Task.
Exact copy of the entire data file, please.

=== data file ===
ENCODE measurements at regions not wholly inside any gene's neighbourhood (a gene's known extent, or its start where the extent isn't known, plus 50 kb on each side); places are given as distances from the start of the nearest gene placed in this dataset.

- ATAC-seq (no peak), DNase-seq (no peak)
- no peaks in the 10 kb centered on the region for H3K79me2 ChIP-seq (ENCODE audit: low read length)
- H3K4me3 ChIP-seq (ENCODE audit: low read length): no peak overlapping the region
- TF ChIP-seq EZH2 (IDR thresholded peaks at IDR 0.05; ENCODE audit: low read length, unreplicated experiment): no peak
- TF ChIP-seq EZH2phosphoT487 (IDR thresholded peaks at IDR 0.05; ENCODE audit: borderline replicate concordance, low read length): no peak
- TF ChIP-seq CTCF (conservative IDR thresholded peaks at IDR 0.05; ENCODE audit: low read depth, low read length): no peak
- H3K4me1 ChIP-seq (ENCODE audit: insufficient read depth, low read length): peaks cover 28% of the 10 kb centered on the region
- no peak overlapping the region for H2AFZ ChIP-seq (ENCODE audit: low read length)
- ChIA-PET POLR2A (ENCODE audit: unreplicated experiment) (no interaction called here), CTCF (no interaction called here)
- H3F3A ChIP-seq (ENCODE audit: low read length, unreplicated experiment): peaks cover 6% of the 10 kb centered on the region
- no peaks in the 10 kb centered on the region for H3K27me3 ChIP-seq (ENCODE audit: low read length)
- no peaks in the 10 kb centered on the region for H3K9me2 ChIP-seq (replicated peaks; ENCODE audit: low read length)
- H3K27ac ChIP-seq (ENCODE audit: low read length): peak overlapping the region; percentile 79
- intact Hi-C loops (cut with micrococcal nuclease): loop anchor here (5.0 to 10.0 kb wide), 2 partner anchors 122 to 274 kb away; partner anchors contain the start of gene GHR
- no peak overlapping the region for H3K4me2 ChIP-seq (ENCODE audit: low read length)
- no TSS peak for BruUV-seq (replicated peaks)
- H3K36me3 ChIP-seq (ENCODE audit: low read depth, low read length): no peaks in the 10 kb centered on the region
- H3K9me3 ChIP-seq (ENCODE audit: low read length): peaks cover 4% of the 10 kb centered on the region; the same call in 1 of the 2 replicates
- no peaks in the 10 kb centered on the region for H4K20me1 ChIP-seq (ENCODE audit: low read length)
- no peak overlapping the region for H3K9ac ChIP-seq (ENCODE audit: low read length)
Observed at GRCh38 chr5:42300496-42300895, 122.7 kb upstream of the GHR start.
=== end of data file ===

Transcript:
ENCODE measurements at regions not wholly inside any gene's neighbourhood (a gene's known extent, or its start where the extent isn't known, plus 50 kb on each side); places are given as distances from the start of the nearest gene placed in this dataset.

- ATAC-seq (no peak), DNase-seq (no peak)
- no peaks in the 10 kb centered on the region for H3K79me2 ChIP-seq (ENCODE audit: low read length)
- H3K4me3 ChIP-seq (ENCODE audit: low read length): no peak overlapping the region
- TF ChIP-seq EZH2 (IDR thresholded peaks at IDR 0.05; ENCODE audit: low read length, unreplicated experiment): no peak
- TF ChIP-seq EZH2phosphoT487 (IDR thresholded peaks at IDR 0.05; ENCODE audit: borderline replicate concordance, low read length): no peak
- TF ChIP-seq CTCF (conservative IDR thresholded peaks at IDR 0.05; ENCODE audit: low read depth, low read length): no peak
- H3K4me1 ChIP-seq (ENCODE audit: insufficient read depth, low read length): peaks cover 28% of the 10 kb centered on the region
- no peak overlapping the region for H2AFZ ChIP-seq (ENCODE audit: low read length)
- ChIA-PET POLR2A (ENCODE audit: unreplicated experiment) (no interaction called here), CTCF (no interaction called here)
- H3F3A ChIP-seq (ENCODE audit: low read length, unreplicated experiment): peaks cover 6% of the 10 kb centered on the region
- no peaks in the 10 kb centered on the region for H3K27me3 ChIP-seq (ENCODE audit: low read length)
- no peaks in the 10 kb centered on the region for H3K9me2 ChIP-seq (replicated peaks; ENCODE audit: low read length)
- H3K27ac ChIP-seq (ENCODE audit: low read length): peak overlapping the region; percentile 79
- intact Hi-C loops (cut with micrococcal nuclease): loop anchor here (5.0 to 10.0 kb wide), 2 partner anchors 122 to 274 kb away; partner anchors contain the start of gene GHR
- no peak overlapping the region for H3K4me2 ChIP-seq (ENCODE audit: low read length)
- no TSS peak for BruUV-seq (replicated peaks)
- H3K36me3 ChIP-seq (ENCODE audit: low read depth, low read length): no peaks in the 10 kb centered on the region
- H3K9me3 ChIP-seq (ENCODE audit: low read length): peaks cover 4% of the 10 kb centered on the region; the same call in 1 of the 2 replicates
- no peaks in the 10 kb centered on the region for H4K20me1 ChIP-seq (ENCODE audit: low read length)
- no peak overlapping the region for H3K9ac ChIP-seq (ENCODE audit: low read length)
Observed at GRCh38 chr5:42300496-42300895, 122.7 kb upstream of the GHR start.